Application of liposomes for development of oral vaccines

Study of in vitro stability of liposomes and antibody response to antigen associated with liposomes after oral immunization

Mei Han, Shinobu Watarai, Kazuko Kobayashi, Tatsuji Yasuda

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47 Citations (Scopus)

Abstract

In order to evaluate the usefulness of liposomes as oral vaccines, the stability of liposomes and serum IgA antibody response to antigen associated with liposomes after oral administration were examined. Liposomes composed of dipalmitoylphosphatidylcholine (DPPC), dipalmitoylphosphatidylserine (DPPS), and cholesterol (Chol) (1:1:2, molar ratio), distearoylphosphatidylcholine (DSPC) and Chol (7:2, molar ratio), and DSPC, DPPS, and Chol (7:3:2 or 1:1:2, molar ratio) were stable in acidic solution (pH 2.0), bile, and pancreatin solution, whereas liposomes composed of DPPC and Chol (7:2, molar ratio) and DPPC, DPPS, and Chol (7:3:2, molar ratio) were unstable in pH 2.0 and/or bile solutions. After the oral immunization of antigen (ganglioside GM1)-containing liposomes composed of DPPC, DPPS, and Chol (1:1:2, molar ratio) to mice, the serum IgA antibody responses against ganglioside GM1 were found. Furthermore, when monophosphoryl lipid A was incorporated into liposomes containing ganglioside GM1, further augmentation of IgA responses to ganglioside GM1 was observed. On the other hand, the oral administration with liposomes composed of DPPC, Chol, and ganglioside GM1 (unstable liposomes), ganglioside GM1 mixed with liposomes composed of DPPC, DPPS and Chol, and ganglioside GM1 alone was unable to induce any detectable anti-ganglioside GM1 IgA antibody responses. These results suggest that liposomes which showed the stability to acidic solution, bile, and pancreatin solution would serve effectively as an oral delivery vehicle for inducing mucosal immune responses.

Original languageEnglish
Pages (from-to)1109-1114
Number of pages6
JournalJournal of Veterinary Medical Science
Volume59
Issue number12
Publication statusPublished - Dec 1997

Fingerprint

oral vaccination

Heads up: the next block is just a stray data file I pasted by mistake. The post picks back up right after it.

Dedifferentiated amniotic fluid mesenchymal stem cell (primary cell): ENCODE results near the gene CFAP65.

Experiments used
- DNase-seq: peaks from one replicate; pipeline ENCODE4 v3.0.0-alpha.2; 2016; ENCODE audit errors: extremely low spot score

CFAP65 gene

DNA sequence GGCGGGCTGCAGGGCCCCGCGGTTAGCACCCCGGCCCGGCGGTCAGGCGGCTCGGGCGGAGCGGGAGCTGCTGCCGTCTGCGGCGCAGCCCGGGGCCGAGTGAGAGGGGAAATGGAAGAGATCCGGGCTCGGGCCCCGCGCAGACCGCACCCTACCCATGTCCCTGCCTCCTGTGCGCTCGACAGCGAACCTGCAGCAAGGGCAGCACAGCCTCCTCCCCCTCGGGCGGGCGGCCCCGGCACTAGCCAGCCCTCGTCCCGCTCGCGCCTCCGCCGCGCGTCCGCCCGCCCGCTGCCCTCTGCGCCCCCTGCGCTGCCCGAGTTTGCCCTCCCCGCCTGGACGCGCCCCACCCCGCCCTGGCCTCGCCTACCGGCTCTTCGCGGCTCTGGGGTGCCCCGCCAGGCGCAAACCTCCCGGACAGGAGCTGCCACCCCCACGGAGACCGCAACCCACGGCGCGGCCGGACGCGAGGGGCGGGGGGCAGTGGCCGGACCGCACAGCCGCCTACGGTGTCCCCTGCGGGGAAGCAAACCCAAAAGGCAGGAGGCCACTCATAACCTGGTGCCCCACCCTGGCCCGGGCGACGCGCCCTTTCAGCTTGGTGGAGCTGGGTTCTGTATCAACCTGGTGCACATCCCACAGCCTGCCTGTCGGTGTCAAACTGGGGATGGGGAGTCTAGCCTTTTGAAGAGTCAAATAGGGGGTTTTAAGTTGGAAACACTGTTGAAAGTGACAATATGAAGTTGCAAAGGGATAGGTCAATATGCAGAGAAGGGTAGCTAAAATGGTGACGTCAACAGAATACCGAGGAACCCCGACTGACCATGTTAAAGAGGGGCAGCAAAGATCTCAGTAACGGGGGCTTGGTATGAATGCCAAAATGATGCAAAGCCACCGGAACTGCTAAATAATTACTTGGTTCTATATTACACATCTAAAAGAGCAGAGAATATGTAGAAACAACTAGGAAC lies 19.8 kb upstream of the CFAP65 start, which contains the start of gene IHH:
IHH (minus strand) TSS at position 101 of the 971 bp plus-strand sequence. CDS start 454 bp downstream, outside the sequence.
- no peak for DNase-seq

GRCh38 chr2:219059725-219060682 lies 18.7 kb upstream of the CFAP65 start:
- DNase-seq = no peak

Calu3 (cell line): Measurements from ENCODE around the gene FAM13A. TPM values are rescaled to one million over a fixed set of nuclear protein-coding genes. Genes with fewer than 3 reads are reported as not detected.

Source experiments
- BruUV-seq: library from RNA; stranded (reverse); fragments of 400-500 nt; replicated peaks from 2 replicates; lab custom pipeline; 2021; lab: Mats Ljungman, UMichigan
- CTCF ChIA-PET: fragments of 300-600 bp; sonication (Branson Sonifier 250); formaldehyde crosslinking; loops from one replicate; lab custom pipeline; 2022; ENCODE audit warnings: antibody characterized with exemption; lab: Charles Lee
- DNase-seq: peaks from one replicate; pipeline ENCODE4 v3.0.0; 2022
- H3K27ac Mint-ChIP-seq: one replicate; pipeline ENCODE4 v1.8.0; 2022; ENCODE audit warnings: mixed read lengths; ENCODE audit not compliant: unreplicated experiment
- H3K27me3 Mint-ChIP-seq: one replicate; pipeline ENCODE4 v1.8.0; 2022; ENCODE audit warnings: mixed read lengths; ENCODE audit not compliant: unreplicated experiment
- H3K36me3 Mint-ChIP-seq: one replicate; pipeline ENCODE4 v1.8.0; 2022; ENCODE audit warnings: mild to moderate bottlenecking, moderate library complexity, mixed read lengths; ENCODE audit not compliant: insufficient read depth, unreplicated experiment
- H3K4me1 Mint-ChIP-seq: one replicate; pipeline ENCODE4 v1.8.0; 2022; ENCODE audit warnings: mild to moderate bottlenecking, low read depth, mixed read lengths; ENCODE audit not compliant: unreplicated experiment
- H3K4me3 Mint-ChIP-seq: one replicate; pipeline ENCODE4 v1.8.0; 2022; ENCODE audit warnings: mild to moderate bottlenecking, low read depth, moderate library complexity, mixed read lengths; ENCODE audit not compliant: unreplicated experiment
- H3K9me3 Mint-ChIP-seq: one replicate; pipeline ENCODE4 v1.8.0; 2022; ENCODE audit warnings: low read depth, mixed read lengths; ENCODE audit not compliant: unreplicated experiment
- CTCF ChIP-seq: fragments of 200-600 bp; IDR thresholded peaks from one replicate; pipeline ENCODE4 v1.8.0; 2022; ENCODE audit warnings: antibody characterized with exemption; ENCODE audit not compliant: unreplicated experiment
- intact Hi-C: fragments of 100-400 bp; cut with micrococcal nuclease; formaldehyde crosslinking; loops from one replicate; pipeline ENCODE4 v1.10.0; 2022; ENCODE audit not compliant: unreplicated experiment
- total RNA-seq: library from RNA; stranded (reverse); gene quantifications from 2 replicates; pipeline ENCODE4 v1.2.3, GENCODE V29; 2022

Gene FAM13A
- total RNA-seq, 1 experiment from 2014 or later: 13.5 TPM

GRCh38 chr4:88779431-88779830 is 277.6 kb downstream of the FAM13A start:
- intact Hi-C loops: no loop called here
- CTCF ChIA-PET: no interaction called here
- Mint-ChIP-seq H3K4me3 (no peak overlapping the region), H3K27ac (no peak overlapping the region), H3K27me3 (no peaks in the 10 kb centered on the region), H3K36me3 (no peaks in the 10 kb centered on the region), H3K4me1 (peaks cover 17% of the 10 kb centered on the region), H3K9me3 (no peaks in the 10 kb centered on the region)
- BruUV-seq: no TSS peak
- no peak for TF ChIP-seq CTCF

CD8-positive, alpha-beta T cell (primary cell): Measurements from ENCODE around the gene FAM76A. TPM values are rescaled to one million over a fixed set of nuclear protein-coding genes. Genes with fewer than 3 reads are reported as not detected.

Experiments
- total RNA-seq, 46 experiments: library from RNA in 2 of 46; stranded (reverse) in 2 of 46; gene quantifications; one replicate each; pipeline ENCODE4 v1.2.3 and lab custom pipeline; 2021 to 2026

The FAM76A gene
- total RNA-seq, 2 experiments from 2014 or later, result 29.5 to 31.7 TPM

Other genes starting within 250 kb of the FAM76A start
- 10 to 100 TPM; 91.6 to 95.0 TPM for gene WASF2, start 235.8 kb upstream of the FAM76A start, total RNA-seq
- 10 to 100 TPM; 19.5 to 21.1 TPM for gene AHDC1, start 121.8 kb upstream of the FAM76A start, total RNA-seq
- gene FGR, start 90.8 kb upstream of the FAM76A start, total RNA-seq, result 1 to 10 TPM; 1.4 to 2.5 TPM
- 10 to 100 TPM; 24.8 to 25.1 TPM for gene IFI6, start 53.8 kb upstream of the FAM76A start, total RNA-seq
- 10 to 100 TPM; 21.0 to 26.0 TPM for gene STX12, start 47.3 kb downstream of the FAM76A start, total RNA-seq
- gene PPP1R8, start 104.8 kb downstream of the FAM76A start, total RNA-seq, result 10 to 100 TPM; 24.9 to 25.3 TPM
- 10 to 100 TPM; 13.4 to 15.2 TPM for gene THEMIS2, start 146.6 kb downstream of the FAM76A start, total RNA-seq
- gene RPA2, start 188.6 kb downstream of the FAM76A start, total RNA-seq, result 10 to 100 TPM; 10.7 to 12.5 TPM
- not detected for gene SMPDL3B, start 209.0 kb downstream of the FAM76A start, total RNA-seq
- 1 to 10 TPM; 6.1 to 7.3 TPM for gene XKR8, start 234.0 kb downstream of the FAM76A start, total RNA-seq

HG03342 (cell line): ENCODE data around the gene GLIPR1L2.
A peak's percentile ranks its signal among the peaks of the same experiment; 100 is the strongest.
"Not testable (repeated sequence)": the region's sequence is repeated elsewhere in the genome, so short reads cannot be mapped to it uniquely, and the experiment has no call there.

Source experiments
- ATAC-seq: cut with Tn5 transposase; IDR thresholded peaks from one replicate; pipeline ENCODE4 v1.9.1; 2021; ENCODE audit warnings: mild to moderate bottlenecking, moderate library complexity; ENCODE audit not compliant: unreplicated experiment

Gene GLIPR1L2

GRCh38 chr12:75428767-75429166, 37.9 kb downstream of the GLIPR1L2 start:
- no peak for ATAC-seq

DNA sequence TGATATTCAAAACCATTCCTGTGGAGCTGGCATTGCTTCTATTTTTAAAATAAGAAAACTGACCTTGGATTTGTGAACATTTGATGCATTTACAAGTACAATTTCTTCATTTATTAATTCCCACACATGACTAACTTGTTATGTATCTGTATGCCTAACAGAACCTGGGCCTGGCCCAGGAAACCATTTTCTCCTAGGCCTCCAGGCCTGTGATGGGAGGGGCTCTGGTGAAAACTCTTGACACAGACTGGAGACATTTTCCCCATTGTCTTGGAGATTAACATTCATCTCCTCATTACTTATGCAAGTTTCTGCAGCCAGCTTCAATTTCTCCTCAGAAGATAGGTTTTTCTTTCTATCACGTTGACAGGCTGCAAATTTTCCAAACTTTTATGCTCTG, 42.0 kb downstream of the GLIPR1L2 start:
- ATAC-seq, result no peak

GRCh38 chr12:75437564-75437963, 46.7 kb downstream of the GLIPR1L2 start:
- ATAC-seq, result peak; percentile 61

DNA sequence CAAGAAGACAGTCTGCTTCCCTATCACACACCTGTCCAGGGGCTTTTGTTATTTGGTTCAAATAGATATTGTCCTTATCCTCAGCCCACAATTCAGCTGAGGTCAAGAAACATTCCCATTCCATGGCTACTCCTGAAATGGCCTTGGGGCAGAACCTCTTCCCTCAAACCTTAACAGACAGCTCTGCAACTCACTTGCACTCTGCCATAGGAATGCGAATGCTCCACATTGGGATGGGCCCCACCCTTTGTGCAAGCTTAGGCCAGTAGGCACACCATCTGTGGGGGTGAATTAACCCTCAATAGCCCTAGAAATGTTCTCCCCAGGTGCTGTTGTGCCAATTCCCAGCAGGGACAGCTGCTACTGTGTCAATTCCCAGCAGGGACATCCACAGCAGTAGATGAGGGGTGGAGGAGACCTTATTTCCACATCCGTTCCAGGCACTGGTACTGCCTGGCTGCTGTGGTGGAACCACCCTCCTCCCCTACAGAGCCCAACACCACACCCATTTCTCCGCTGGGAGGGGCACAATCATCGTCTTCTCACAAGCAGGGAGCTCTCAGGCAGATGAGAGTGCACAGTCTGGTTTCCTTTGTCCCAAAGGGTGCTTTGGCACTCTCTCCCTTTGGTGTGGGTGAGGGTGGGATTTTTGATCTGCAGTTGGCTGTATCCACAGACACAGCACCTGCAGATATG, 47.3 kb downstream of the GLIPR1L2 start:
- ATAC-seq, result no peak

gangliosides
G(M1) Ganglioside
Liposomes
in vitro studies
Antibody Formation
mouth
Immunization
Vaccines
cholesterol
1,2-Dipalmitoylphosphatidylcholine
vaccines
antigens
Antigens
antibodies
Cholesterol
bile
Immunoglobulin A
pancreatin
Bile

Keywords

  • Liposome
  • Mucosal immunity
  • Oral administration
  • Oral vaccine
  • Stability

ASJC Scopus subject areas

  • Marketing
  • veterinary(all)

Cite this

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title = "Application of liposomes for development of oral vaccines: Study of in vitro stability of liposomes and antibody response to antigen associated with liposomes after oral immunization",
abstract = "In order to evaluate the usefulness of liposomes as oral vaccines, the stability of liposomes and serum IgA antibody response to antigen associated with liposomes after oral administration were examined. Liposomes composed of dipalmitoylphosphatidylcholine (DPPC), dipalmitoylphosphatidylserine (DPPS), and cholesterol (Chol) (1:1:2, molar ratio), distearoylphosphatidylcholine (DSPC) and Chol (7:2, molar ratio), and DSPC, DPPS, and Chol (7:3:2 or 1:1:2, molar ratio) were stable in acidic solution (pH 2.0), bile, and pancreatin solution, whereas liposomes composed of DPPC and Chol (7:2, molar ratio) and DPPC, DPPS, and Chol (7:3:2, molar ratio) were unstable in pH 2.0 and/or bile solutions. After the oral immunization of antigen (ganglioside GM1)-containing liposomes composed of DPPC, DPPS, and Chol (1:1:2, molar ratio) to mice, the serum IgA antibody responses against ganglioside GM1 were found. Furthermore, when monophosphoryl lipid A was incorporated into liposomes containing ganglioside GM1, further augmentation of IgA responses to ganglioside GM1 was observed. On the other hand, the oral administration with liposomes composed of DPPC, Chol, and ganglioside GM1 (unstable liposomes), ganglioside GM1 mixed with liposomes composed of DPPC, DPPS and Chol, and ganglioside GM1 alone was unable to induce any detectable anti-ganglioside GM1 IgA antibody responses. These results suggest that liposomes which showed the stability to acidic solution, bile, and pancreatin solution would serve effectively as an oral delivery vehicle for inducing mucosal immune responses.",
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T2 - Study of in vitro stability of liposomes and antibody response to antigen associated with liposomes after oral immunization

AU - Han, Mei

AU - Watarai, Shinobu

AU - Kobayashi, Kazuko

AU - Yasuda, Tatsuji

PY - 1997/12

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